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Was there any greater news this year than when it was announced the first vaccines shipped out this week? Most of the world has been waiting with bated breath for news like this since March. However, now the question becomes, who gets the vaccine first? With over 16 million coronavirus cases in the U.S. alone and Pfizer only producing enough to reach 25 million people worldwide, there is a very limited supply for such a high demand. NPR‘s Stacey Vanek Smith spoke with Dr. Alvin Roth to find out what the United States’ game plan could be.

Dr. Roth is a professor of economics at Stanford. He won the The Nobel Prize in 2012 for creating a way to connect kidney donors with those in need of transplants. Currently, he works as an economist centering around game theory and analyzing the rules behind market design.

Dr. Roth says the American government has to do what is best for the collective group, not just what is best for individuals. He compares it to having an organ donor list, where different states have different rules. For example, New York may be supplied the same number of vaccines as Tennessee, yet they might have a much higher demand. In that case, New York may develop a list similar to ones used for organ donors. The list could be broken down by age, blood type, etc. Meanwhile, Tennessee may have more vaccines than they can give away. Therefore, Tennessee may send New York 200,000 doses and then call for more later when demand increases.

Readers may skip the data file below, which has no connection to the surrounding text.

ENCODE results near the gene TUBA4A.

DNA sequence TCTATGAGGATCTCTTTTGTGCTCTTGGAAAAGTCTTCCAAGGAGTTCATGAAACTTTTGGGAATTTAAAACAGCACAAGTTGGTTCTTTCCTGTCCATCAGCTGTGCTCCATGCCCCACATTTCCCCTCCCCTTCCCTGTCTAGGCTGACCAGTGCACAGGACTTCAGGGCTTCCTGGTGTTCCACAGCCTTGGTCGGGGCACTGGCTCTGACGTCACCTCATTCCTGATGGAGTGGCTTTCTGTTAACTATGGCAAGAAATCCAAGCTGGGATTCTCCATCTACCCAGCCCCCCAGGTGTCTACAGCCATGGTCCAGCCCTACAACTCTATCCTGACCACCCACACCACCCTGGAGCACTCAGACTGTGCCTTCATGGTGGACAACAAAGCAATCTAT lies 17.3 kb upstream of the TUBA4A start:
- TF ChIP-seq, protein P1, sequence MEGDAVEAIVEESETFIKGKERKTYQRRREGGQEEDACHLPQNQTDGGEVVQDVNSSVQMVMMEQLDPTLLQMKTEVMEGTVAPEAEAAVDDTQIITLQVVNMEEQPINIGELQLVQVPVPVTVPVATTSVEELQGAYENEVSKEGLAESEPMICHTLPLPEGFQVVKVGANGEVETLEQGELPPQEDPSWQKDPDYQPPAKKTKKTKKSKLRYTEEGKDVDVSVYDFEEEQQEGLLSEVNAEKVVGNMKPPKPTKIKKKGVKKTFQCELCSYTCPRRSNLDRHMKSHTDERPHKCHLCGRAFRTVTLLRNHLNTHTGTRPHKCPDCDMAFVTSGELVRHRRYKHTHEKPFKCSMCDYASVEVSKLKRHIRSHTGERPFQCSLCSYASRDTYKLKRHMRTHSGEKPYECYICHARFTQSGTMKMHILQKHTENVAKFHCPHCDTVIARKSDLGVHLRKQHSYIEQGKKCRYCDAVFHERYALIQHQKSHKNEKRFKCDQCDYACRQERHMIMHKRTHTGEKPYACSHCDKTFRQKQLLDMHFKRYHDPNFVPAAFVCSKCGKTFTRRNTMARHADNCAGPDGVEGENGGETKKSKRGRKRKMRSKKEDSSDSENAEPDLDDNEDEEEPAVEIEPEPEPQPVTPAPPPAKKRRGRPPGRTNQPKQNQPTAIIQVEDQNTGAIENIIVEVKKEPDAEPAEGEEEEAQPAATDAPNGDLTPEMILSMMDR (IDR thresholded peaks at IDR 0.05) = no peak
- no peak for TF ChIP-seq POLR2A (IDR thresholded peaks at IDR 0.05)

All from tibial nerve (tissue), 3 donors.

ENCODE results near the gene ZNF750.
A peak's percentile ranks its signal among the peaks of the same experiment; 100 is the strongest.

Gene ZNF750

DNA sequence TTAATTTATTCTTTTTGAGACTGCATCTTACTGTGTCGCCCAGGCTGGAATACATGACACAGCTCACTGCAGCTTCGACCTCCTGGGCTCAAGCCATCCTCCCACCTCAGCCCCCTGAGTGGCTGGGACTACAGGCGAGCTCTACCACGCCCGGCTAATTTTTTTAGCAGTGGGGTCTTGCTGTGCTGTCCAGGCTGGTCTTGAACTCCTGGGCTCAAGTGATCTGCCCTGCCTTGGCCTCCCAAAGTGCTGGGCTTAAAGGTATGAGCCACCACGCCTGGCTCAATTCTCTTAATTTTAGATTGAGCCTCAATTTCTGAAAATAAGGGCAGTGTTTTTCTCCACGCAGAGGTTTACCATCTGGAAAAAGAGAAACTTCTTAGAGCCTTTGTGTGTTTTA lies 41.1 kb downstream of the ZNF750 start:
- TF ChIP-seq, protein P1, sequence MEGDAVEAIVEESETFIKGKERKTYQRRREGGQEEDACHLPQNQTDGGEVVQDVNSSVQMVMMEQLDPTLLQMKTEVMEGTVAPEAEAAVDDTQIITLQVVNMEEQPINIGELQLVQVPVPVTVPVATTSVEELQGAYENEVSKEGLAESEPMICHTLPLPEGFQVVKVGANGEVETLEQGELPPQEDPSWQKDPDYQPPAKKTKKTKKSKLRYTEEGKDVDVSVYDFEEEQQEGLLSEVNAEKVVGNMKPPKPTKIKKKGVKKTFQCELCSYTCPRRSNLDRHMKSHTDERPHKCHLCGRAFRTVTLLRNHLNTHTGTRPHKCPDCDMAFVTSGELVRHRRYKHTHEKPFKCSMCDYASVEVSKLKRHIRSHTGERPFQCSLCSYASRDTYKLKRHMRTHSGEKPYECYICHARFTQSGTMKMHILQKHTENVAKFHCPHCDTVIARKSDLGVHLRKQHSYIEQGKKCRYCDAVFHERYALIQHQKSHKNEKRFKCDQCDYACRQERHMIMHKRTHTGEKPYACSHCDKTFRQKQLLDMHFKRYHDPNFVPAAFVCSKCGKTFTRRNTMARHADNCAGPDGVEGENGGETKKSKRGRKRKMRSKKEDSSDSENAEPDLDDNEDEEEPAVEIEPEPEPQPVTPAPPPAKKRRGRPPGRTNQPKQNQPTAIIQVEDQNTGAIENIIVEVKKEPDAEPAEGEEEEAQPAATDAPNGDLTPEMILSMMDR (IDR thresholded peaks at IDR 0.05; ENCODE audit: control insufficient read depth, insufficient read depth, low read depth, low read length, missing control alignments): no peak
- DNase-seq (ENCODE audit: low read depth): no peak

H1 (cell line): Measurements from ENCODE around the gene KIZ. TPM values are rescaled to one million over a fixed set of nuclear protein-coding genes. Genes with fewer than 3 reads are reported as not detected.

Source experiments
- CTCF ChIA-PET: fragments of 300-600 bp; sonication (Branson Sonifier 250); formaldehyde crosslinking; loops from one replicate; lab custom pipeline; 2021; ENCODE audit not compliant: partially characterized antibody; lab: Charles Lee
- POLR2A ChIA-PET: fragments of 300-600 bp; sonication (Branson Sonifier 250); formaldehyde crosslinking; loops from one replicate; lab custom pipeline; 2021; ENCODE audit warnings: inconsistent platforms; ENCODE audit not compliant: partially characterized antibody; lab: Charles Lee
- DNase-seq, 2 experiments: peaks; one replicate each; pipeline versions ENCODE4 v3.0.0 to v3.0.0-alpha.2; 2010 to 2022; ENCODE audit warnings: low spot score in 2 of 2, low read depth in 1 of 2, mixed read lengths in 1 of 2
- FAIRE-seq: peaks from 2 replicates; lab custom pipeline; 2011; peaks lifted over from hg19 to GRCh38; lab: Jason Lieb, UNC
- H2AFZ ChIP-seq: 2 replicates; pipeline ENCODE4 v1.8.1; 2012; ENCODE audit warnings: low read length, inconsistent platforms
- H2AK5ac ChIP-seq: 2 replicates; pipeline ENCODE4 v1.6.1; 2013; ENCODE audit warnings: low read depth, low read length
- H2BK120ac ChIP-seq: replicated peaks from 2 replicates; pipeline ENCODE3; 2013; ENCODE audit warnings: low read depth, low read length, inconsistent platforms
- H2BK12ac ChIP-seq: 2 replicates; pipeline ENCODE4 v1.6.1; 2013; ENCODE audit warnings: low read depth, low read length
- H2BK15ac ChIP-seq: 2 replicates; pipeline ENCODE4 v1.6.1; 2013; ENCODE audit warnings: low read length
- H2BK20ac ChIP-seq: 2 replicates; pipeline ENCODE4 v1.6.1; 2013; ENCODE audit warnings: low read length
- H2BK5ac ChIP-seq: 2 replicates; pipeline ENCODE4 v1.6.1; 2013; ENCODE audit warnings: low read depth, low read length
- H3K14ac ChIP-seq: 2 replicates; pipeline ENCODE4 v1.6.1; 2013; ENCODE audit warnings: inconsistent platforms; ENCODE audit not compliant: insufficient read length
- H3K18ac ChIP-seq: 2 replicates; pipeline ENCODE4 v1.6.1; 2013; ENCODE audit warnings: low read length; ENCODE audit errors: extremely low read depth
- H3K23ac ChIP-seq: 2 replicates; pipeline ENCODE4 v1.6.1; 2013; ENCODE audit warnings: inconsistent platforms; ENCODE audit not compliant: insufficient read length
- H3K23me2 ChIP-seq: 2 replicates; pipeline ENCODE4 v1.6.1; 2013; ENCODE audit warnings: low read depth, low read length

When asked what he believes is the ideal way to supply the vaccine, Dr. Roth says it is not so easy to answer. There are tons of different factors that come into play, such as healthcare workers who treat the infected. You also have to take into consideration those who are at higher risk and those who are most likely to become super spreaders. This may include essential workers and delivery workers who are forced to make several more interactions per day than the average person. The last thing to consider is children. Because so many children are learning from home, parents who have to stay at home and watch them are limited in what they can do. Supplying the vaccine to teachers and children would allow parents to go back to work and, subsequently, help open up the economy once again. This would mean that whoever is getting the vaccine also impacts society as a whole. “You’d like there to be the biggest multiplier effect you can get for each vaccine,” says Dr. Roth. “That not only does good for the person getting the jab, the needle in his upper arm, but that jab should also do the most good for other people.”

What are your thoughts on how the vaccine should be distributed? Let us know down in the comments.

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This article was originally published in GREY Journal.